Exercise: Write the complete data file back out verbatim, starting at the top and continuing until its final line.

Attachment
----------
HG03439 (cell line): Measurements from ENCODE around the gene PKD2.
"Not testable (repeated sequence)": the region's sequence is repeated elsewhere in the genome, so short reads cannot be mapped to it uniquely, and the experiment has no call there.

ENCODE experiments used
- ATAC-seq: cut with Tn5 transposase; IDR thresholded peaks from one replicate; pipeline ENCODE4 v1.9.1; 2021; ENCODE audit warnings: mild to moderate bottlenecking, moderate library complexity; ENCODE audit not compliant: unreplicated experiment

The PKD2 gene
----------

HG03439 (cell line): Measurements from ENCODE around the gene PKD2.
"Not testable (repeated sequence)": the region's sequence is repeated elsewhere in the genome, so short reads cannot be mapped to it uniquely, and the experiment has no call there.

ENCODE experiments used
- ATAC-seq: cut with Tn5 transposase; IDR thresholded peaks from one replicate; pipeline ENCODE4 v1.9.1; 2021; ENCODE audit warnings: mild to moderate bottlenecking, moderate library complexity; ENCODE audit not compliant: unreplicated experiment

The PKD2 gene